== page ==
The inheritance tax threshold for 2020/21 is £325,000. Anything over the threshold is liable to 40% tax – but it doesn’t apply to every case. Here, we’ll cover inheritance tax in more detail so you know what to expect when applying for probate.
The inheritance tax threshold for 2020/21 is £325,000 – this is also known as the nil rate band. If you’re the executor or administrator of an estate worth over £325,000, you may need to arrange for inheritance tax to be paid. This is usually charged at 40%.
If more than 10% of the estate is left to charity, the inheritance tax rate may be reduced to 36%.
The inheritance tax allowance doesn’t apply between spouses and civil partners domiciled in the UK. This means that, if the entire estate you’re dealing with has been left to the person’s spouse or civil partner, no inheritance tax will be owed – even if the estate is over £325,000.
The short answer: no. It’s actually possible for many people to double their inheritance tax allowance to £650,000. Here’s how…
If someone who is married leaves their entire estate to their spouse, their unused inheritance tax allowance of £325,000 will also pass to their partner. This effectively doubles the surviving spouse’s inheritance tax threshold to £650,000. The same benefit also applies to people in a civil partnership.
This means that, if someone’s spouse or civil partner dies and leaves them their entire estate, the surviving partner’s inheritance tax allowance will effectively be £650,000.
It’s also possible to increase your inheritance tax allowance by leaving property to certain people. This is thanks to an additional tax allowance that was introduced by the government in April 2017.
If property is left to children, step-children or grandchildren – or any of their spouses or civil partners – the estate receives an additional inheritance tax allowance of £175,000. This effectively increases the inheritance tax allowance to £500,000. Just like the nil rate band, this can also be transferred between married or civil partners.
This means that, if a surviving spouse or civil partner leaves their property to their children after inheriting all of their partner’s estate, the inheritance tax allowance will be £1,000,000.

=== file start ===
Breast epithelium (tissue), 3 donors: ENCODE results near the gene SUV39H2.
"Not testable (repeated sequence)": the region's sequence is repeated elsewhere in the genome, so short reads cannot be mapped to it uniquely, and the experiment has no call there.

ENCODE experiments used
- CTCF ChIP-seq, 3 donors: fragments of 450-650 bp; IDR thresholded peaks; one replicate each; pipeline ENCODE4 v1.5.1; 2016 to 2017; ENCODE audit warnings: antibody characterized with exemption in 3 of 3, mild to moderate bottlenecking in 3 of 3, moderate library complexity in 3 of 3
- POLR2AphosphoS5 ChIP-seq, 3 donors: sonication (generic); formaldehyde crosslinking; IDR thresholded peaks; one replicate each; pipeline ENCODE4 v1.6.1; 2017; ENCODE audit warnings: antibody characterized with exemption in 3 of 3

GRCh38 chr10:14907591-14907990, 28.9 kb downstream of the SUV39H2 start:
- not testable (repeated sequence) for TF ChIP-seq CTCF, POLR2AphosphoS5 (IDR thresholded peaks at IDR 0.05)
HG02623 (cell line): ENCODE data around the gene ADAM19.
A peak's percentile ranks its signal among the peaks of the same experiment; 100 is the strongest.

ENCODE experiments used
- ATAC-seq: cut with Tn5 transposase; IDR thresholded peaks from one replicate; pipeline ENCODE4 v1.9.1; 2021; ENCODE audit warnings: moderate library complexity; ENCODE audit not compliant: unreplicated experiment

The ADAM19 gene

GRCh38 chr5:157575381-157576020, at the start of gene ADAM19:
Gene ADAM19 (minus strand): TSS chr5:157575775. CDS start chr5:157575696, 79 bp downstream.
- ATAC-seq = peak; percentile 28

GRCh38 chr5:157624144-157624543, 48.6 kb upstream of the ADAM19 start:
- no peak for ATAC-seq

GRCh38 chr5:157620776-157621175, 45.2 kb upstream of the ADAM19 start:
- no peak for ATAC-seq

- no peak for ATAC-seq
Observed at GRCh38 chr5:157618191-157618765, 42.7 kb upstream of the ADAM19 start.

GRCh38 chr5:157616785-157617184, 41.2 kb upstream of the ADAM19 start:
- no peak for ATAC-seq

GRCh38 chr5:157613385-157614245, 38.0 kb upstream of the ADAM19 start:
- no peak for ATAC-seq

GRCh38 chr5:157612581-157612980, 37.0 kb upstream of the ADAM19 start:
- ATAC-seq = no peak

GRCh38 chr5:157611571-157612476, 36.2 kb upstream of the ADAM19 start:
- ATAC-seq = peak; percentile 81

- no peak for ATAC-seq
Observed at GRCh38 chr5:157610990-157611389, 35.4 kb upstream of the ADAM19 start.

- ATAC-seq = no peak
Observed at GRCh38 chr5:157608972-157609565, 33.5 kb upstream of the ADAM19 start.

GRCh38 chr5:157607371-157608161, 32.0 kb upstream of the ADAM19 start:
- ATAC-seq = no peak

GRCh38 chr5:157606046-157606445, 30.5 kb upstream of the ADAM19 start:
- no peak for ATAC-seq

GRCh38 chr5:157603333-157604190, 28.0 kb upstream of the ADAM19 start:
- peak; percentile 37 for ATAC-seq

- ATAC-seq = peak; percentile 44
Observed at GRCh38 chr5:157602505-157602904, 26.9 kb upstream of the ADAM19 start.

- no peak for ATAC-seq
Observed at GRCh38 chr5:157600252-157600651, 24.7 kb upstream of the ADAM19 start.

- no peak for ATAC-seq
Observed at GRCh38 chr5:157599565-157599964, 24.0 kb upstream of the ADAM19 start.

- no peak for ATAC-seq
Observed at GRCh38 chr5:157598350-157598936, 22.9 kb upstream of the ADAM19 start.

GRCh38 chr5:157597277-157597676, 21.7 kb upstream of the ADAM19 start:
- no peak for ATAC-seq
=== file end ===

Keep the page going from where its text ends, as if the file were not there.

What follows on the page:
Note: This additional allowance will increase every year in line with inflation, based on the Consumer Price Index.
If there is a will, the executor is responsible for paying the inheritance tax bill from the estate. If there isn’t a will, this is usually handled by the administrator.
Figuring out exactly how much inheritance tax is due can be difficult, so many people choose to use a professional probate service when dealing with their loved one’s estate.
Once the amount of inheritance tax owed has been calculated, this can either be paid from funds within the estate, money from the sale of assets, or through the Direct Payment Scheme (DPS). This is where inheritance tax is paid directly from the bank or building society of the person who died.
Inheritance tax ideally needs to be paid by the end of the sixth month after your loved one’s death. After this point, HMRC will start charging interest. They may also charge late payment penalties, which can be as high as £3,000 if the payment is more than 12 months late. It’s therefore important to apply for probate and gain access to the estate as quickly as possible.
IHT400 is a government form that needs to be completed in England, Wales and Scotland if the estate is liable for inheritance tax. This is a long, complex document with multiple sections for different types of assets, allowing you and HMRC to work out how much inheritance tax is due.
Unless you’re very familiar with tax forms and financial paperwork, IHT400 can be an extremely stressful and time-consuming form to fill out. For this reason, many people choose to use a professional probate service instead.
If you think you may need to pay inheritance tax and want help working out how much is due, call our probate specialists today on 020 3695 1713. We can provide a free, no obligation quote in just a few minutes.
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